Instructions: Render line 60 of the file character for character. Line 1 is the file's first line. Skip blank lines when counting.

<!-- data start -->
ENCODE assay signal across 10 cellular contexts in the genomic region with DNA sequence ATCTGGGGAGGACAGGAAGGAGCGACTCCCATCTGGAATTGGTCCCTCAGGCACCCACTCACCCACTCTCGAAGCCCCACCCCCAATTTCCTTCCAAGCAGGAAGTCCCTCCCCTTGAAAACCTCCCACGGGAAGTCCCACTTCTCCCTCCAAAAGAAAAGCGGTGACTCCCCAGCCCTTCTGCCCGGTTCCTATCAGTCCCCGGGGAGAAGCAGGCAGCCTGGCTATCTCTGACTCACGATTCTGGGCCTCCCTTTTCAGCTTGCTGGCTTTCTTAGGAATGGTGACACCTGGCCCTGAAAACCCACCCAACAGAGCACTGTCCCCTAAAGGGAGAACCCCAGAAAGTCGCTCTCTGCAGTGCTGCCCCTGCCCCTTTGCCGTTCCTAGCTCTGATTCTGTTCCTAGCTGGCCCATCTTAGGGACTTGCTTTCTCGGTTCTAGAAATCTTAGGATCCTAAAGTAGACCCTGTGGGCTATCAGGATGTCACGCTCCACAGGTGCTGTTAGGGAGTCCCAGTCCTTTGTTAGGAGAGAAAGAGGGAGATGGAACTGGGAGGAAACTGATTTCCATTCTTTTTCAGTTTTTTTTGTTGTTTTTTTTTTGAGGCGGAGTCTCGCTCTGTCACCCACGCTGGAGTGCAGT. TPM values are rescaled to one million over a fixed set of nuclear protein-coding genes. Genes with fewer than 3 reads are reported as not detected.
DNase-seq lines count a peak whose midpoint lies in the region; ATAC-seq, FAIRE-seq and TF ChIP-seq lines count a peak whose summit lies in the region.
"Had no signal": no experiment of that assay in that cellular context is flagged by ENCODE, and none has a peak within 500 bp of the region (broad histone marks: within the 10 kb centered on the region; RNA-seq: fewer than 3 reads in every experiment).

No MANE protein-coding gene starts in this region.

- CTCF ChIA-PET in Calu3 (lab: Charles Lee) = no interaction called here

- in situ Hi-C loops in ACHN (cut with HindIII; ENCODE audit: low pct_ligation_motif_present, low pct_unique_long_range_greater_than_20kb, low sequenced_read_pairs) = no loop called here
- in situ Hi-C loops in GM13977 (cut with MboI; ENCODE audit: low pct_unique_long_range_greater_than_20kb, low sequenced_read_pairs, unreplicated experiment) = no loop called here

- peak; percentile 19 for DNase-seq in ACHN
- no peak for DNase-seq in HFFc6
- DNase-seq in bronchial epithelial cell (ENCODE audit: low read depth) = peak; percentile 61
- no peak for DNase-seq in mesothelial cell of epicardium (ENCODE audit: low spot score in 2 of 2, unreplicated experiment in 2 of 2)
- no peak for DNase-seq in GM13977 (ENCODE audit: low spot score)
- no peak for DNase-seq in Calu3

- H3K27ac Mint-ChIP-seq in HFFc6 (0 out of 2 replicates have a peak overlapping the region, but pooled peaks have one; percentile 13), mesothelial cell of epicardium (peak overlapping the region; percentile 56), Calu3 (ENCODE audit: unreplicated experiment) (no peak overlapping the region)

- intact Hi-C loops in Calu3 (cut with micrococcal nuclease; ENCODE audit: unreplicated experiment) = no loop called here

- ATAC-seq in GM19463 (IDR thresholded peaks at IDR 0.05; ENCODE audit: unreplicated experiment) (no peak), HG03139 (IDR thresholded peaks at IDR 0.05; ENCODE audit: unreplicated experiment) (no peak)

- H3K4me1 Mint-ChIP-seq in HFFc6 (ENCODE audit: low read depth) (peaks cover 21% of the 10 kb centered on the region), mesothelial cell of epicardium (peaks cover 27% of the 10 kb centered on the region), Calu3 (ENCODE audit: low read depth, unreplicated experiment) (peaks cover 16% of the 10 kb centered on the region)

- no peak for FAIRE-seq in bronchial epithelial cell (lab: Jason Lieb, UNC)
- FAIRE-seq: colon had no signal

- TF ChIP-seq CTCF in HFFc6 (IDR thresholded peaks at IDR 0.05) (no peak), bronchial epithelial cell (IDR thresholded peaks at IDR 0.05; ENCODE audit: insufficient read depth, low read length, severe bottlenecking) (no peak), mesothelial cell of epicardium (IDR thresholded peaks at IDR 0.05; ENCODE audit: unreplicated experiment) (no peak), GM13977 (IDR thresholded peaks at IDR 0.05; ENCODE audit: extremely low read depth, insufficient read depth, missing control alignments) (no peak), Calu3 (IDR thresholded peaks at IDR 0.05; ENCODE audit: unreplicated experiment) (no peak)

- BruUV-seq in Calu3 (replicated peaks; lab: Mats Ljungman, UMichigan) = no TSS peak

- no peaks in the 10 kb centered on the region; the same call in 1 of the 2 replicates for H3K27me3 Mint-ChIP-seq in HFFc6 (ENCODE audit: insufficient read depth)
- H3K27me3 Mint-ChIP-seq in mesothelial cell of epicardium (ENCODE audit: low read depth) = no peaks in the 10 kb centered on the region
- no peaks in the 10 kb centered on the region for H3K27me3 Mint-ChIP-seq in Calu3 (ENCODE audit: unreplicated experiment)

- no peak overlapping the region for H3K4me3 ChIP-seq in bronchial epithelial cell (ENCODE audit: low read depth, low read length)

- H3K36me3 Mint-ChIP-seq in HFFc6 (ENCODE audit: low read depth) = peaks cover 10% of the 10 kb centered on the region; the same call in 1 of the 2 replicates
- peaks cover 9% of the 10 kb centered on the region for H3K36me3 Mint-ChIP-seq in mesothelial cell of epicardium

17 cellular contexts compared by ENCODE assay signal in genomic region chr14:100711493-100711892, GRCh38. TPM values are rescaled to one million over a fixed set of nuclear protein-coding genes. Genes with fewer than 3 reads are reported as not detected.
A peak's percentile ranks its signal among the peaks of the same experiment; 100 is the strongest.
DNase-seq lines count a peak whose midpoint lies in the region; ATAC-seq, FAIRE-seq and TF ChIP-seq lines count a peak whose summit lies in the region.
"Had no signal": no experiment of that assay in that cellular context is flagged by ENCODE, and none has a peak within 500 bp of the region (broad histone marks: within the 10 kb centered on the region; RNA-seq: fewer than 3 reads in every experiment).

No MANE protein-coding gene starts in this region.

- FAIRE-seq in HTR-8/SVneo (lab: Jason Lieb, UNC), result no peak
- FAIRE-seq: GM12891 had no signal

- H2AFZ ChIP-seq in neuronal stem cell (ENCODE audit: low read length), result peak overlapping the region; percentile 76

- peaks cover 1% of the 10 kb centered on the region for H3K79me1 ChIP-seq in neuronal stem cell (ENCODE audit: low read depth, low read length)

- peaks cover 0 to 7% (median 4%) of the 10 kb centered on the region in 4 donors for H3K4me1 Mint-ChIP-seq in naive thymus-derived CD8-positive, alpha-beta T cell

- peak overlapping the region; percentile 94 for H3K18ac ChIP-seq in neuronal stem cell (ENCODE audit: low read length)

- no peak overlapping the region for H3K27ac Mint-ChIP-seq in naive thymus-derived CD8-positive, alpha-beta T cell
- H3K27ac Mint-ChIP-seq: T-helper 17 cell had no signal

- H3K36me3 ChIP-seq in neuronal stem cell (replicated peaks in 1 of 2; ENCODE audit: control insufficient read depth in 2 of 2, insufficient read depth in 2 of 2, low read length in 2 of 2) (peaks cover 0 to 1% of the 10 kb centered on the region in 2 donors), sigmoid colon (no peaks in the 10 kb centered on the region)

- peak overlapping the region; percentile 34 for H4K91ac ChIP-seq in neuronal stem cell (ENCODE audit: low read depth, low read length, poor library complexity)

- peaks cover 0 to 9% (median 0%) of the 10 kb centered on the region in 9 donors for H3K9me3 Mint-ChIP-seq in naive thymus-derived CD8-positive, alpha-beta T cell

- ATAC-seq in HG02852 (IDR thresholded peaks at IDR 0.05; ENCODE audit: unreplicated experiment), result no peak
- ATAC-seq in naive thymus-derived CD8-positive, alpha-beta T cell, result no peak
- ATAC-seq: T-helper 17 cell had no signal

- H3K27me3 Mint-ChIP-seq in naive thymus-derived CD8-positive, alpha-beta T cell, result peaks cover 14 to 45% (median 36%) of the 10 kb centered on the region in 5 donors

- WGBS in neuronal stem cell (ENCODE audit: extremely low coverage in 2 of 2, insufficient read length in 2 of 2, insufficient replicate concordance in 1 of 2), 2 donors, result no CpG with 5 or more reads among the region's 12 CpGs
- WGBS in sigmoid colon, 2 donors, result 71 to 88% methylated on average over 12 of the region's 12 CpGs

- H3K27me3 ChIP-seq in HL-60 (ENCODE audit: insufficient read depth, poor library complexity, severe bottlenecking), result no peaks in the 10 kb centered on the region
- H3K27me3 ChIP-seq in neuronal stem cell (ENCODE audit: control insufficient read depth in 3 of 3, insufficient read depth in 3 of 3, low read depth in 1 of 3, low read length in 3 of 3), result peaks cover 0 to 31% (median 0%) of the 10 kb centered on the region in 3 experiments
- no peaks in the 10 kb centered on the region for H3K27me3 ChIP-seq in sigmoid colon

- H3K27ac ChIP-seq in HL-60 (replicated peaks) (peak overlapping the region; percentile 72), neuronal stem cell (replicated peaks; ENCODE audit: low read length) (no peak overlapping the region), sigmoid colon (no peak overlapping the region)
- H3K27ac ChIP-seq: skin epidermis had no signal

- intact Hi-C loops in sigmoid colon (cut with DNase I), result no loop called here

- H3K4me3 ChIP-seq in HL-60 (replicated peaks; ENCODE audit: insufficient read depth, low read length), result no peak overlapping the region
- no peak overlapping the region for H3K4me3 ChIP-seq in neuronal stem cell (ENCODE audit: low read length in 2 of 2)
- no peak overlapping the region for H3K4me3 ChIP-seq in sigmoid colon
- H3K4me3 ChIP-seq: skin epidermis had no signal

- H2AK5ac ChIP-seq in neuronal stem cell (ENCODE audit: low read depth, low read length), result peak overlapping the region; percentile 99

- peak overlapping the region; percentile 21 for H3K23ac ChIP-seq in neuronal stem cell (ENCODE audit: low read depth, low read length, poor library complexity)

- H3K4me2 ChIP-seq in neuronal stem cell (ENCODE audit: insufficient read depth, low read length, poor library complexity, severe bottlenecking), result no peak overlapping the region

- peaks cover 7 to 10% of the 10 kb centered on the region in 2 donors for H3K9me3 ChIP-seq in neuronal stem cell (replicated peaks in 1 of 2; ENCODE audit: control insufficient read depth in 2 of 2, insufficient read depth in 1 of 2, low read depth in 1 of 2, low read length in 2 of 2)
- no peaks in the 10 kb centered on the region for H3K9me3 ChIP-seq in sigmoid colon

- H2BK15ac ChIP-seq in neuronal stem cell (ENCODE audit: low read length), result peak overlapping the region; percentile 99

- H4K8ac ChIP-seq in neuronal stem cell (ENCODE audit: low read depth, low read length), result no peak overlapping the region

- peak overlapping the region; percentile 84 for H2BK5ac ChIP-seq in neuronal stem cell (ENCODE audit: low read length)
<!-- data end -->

- H2AK5ac ChIP-seq in neuronal stem cell (ENCODE audit: low read depth, low read length), result peak overlapping the region; percentile 99